This invention relates generally to removing oil from oily aqueous systems, and specifically to methods for removing tramp oil from aqueous solutions used as coolants in machining centers and those used as cleaning fluids to wash metal parts, such as hot jet spray washers.
If tramp oil is allowed to accumulate in a coolant or washer system it will cause operating problems, such as machine down time, increased tool wear and cleaning and filtering problems. Preventive maintenance and good housekeeping practices help reduce tramp oils, but they are never completely eliminated. Tramp oils in a coolant or washer system must be economically removed to extend fluid life and reduce or eliminate the problems caused by tramp oil contamination.
Coolants used in computer numerically controlled (CNC) machining centers and in hot jetspray washers commonly have problems associated with tramp oil collecting in the coolant solution. The major problem is that after a limited number of hours of use, the coolant solution must be discarded as hazardous waste because the tramp oil cannot be removed efficiently. In the early 1980's many CNC machines were converted to synthetic coolants. These coolants are located on the CNC machines in compact coolant tanks located below a work table in the machine, which makes it impossible to mount conventional oil skimmers without major modifications. Tramp oil reduces the cutting and cooling qualities of a coolant to the point that it must be drained and handled as a hazardous waste, which is very expensive to CNC operating companies. As a consequence, most CNC machine users return to the cheaper soluble oil coolant that requires frequent draining due to the tramp oil problem.
Hot jetspray washers clean motors, transmissions, and other dirty parts in a wide range of industries. They use aqueous cleaning solutions at high temperatures to scrub the contaminated material from the parts. As with CNC machines, a solution tank is located under the cleaning chamber where oil and grease emulsify with solution until it doesn't clean and must be disposed of as hazardous waste. Tank location and the violent water surface inside the storage tank prohibit conventional oil skimmers from being used.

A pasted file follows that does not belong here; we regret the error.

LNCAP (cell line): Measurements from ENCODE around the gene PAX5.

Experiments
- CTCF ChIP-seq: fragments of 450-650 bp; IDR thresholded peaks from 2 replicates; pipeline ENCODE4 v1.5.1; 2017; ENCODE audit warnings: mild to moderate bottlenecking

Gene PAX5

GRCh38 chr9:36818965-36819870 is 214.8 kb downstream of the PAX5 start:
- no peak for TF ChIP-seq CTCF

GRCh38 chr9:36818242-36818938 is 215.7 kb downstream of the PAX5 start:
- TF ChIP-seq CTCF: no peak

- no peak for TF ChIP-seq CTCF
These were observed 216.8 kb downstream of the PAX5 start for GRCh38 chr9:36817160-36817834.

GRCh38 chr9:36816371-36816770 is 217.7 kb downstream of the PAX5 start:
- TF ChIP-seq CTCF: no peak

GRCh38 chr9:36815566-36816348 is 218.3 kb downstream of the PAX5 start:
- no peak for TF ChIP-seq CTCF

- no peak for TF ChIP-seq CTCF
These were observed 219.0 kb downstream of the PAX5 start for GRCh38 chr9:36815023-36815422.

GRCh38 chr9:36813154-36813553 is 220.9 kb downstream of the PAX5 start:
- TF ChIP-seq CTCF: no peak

Conventional oil skimmers fall into four categories. Disk skimmers require relatively calm surfaces, and constant liquid level to work well. When installed on a hot jetspray washer, these skimmers produce less than desirable results. Operators find it difficult to maintain liquid level high enough for the disk to reach tramp oil yet not have a problem with foam pouring out when the washer is in use. The typical disk type skimmer is found in U.S. Pat. No. 4,642,185, issued to Turner, et al. Another type of skimmer is a belt skimmer, typified by those disclosed in U.S. Pat. No. 4,642,372, issued to Threadgill, and U.S. Pat. No. 4,614,582, issued to Campitelli, distributed by Master Chemical Corporation, Perrysburg, Ohio. The smallest of these belt type skimmers is over three feet tall and is unacceptable for the high temperatures of hot jetspray washers. Liquid height in hot jetspray washers is 12 to 18 inches and 6 to 8 inches in CNC machines.
Further types of oil skimmers include floating tube or mop-rope type skimmers. These types of skimmers work well in large coolant systems, ponds, lakes, rivers or oceans but their size prohibits use in hot jetspray washers and CNC machines. A floating tube type skimmer is distributed by Oil Skimmers, Inc., Cleveland, Ohio. An oil mop type skimmer is disclosed in U.S. Pat. No. 3,748,682, issued to Rhodes, and distributed by Oil Mop, Inc., Belle Chasse, La.
A still further type of oil skimmer is the weir type skimmer which may be further broken down into stationary weir and floating suction weir concepts. The stationary weir concept works well with constant liquid height. However, the violent action inside a hot jetspray washer causes as much cleaning solution to be removed as oil. Also, the low height of CNC coolant tanks eliminates their use since they depend on gravity to drain off oils. The floating suction weir type on the other hand works well in calm systems removing up to 99% of the oil, but also removes far too much water in the violent action of a hot jetspray washer. The removed oil must be further processed to reduce water content. The floating suction weir type of oil skimmer is disclosed in U.S. Pat. No. 3,970,556 issued to Gore, and distributed by Douglas Engineering, Concord, Calif., and a similar type unit is distributed by Megator, Pittsburgh, Penna. The major problem with the floating type weirs is that they are larger than the liquid tank on most CNC or hot jetspray washer machines.